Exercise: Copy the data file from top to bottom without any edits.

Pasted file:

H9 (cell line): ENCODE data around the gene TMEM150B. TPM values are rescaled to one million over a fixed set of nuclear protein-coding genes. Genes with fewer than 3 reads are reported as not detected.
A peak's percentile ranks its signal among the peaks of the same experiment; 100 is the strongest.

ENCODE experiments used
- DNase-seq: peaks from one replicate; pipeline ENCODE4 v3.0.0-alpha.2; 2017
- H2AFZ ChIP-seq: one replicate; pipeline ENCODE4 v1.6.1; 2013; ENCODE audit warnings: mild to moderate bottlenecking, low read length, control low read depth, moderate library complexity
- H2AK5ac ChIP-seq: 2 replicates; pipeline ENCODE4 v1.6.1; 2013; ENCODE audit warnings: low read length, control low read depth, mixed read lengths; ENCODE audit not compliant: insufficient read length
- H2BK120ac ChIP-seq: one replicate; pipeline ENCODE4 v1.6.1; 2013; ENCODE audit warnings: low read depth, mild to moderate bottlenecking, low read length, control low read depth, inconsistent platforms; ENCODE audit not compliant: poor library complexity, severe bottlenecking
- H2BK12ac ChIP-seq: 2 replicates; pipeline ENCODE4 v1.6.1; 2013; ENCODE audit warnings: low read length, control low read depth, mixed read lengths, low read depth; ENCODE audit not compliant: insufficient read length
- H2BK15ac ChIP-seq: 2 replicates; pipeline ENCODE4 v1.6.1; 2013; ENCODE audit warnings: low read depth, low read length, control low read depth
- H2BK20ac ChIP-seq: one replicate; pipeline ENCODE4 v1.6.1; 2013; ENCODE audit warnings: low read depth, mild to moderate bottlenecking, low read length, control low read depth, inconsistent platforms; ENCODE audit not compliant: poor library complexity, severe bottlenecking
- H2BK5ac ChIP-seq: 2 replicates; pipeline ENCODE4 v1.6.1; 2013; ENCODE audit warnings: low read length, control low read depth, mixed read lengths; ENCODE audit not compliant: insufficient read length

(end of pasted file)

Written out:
H9 (cell line): ENCODE data around the gene TMEM150B. TPM values are rescaled to one million over a fixed set of nuclear protein-coding genes. Genes with fewer than 3 reads are reported as not detected.
A peak's percentile ranks its signal among the peaks of the same experiment; 100 is the strongest.

ENCODE experiments used
- DNase-seq: peaks from one replicate; pipeline ENCODE4 v3.0.0-alpha.2; 2017
- H2AFZ ChIP-seq: one replicate; pipeline ENCODE4 v1.6.1; 2013; ENCODE audit warnings: mild to moderate bottlenecking, low read length, control low read depth, moderate library complexity
- H2AK5ac ChIP-seq: 2 replicates; pipeline ENCODE4 v1.6.1; 2013; ENCODE audit warnings: low read length, control low read depth, mixed read lengths; ENCODE audit not compliant: insufficient read length
- H2BK120ac ChIP-seq: one replicate; pipeline ENCODE4 v1.6.1; 2013; ENCODE audit warnings: low read depth, mild to moderate bottlenecking, low read length, control low read depth, inconsistent platforms; ENCODE audit not compliant: poor library complexity, severe bottlenecking
- H2BK12ac ChIP-seq: 2 replicates; pipeline ENCODE4 v1.6.1; 2013; ENCODE audit warnings: low read length, control low read depth, mixed read lengths, low read depth; ENCODE audit not compliant: insufficient read length
- H2BK15ac ChIP-seq: 2 replicates; pipeline ENCODE4 v1.6.1; 2013; ENCODE audit warnings: low read depth, low read length, control low read depth
- H2BK20ac ChIP-seq: one replicate; pipeline ENCODE4 v1.6.1; 2013; ENCODE audit warnings: low read depth, mild to moderate bottlenecking, low read length, control low read depth, inconsistent platforms; ENCODE audit not compliant: poor library complexity, severe bottlenecking
- H2BK5ac ChIP-seq: 2 replicates; pipeline ENCODE4 v1.6.1; 2013; ENCODE audit warnings: low read length, control low read depth, mixed read lengths; ENCODE audit not compliant: insufficient read length